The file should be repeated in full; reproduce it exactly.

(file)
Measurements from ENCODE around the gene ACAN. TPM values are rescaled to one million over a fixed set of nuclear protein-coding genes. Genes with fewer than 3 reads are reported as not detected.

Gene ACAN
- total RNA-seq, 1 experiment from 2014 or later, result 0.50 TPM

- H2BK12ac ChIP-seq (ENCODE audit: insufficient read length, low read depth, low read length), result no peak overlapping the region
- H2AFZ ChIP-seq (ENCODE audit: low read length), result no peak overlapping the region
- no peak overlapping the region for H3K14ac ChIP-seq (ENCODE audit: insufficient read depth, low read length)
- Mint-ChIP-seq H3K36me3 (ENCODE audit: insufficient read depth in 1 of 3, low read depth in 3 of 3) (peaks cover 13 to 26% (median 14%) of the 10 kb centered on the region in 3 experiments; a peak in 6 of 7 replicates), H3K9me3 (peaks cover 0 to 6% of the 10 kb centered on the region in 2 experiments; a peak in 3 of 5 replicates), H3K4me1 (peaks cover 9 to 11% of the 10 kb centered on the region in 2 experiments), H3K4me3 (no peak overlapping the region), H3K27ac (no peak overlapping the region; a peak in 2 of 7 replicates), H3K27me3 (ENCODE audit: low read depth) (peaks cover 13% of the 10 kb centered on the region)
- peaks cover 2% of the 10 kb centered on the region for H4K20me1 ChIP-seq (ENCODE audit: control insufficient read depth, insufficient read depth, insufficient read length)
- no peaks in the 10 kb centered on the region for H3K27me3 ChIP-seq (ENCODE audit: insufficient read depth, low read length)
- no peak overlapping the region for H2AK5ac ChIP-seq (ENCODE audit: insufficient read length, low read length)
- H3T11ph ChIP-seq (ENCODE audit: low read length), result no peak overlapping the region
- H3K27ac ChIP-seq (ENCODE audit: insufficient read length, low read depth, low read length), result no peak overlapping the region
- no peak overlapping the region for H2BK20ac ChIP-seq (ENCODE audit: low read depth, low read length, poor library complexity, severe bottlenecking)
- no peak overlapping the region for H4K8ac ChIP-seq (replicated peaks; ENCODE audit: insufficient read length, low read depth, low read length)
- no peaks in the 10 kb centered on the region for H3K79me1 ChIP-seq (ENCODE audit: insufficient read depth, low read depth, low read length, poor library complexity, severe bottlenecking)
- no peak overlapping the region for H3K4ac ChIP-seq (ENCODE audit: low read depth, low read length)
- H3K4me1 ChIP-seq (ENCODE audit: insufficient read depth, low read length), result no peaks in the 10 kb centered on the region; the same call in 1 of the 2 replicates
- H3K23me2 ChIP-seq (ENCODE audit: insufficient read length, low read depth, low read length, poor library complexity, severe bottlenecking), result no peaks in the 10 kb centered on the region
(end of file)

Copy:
Measurements from ENCODE around the gene ACAN. TPM values are rescaled to one million over a fixed set of nuclear protein-coding genes. Genes with fewer than 3 reads are reported as not detected.

Gene ACAN
- total RNA-seq, 1 experiment from 2014 or later, result 0.50 TPM

- H2BK12ac ChIP-seq (ENCODE audit: insufficient read length, low read depth, low read length), result no peak overlapping the region
- H2AFZ ChIP-seq (ENCODE audit: low read length), result no peak overlapping the region
- no peak overlapping the region for H3K14ac ChIP-seq (ENCODE audit: insufficient read depth, low read length)
- Mint-ChIP-seq H3K36me3 (ENCODE audit: insufficient read depth in 1 of 3, low read depth in 3 of 3) (peaks cover 13 to 26% (median 14%) of the 10 kb centered on the region in 3 experiments; a peak in 6 of 7 replicates), H3K9me3 (peaks cover 0 to 6% of the 10 kb centered on the region in 2 experiments; a peak in 3 of 5 replicates), H3K4me1 (peaks cover 9 to 11% of the 10 kb centered on the region in 2 experiments), H3K4me3 (no peak overlapping the region), H3K27ac (no peak overlapping the region; a peak in 2 of 7 replicates), H3K27me3 (ENCODE audit: low read depth) (peaks cover 13% of the 10 kb centered on the region)
- peaks cover 2% of the 10 kb centered on the region for H4K20me1 ChIP-seq (ENCODE audit: control insufficient read depth, insufficient read depth, insufficient read length)
- no peaks in the 10 kb centered on the region for H3K27me3 ChIP-seq (ENCODE audit: insufficient read depth, low read length)
- no peak overlapping the region for H2AK5ac ChIP-seq (ENCODE audit: insufficient read length, low read length)
- H3T11ph ChIP-seq (ENCODE audit: low read length), result no peak overlapping the region
- H3K27ac ChIP-seq (ENCODE audit: insufficient read length, low read depth, low read length), result no peak overlapping the region
- no peak overlapping the region for H2BK20ac ChIP-seq (ENCODE audit: low read depth, low read length, poor library complexity, severe bottlenecking)
- no peak overlapping the region for H4K8ac ChIP-seq (replicated peaks; ENCODE audit: insufficient read length, low read depth, low read length)
- no peaks in the 10 kb centered on the region for H3K79me1 ChIP-seq (ENCODE audit: insufficient read depth, low read depth, low read length, poor library complexity, severe bottlenecking)
- no peak overlapping the region for H3K4ac ChIP-seq (ENCODE audit: low read depth, low read length)
- H3K4me1 ChIP-seq (ENCODE audit: insufficient read depth, low read length), result no peaks in the 10 kb centered on the region; the same call in 1 of the 2 replicates
- H3K23me2 ChIP-seq (ENCODE audit: insufficient read length, low read depth, low read length, poor library complexity, severe bottlenecking), result no peaks in the 10 kb centered on the region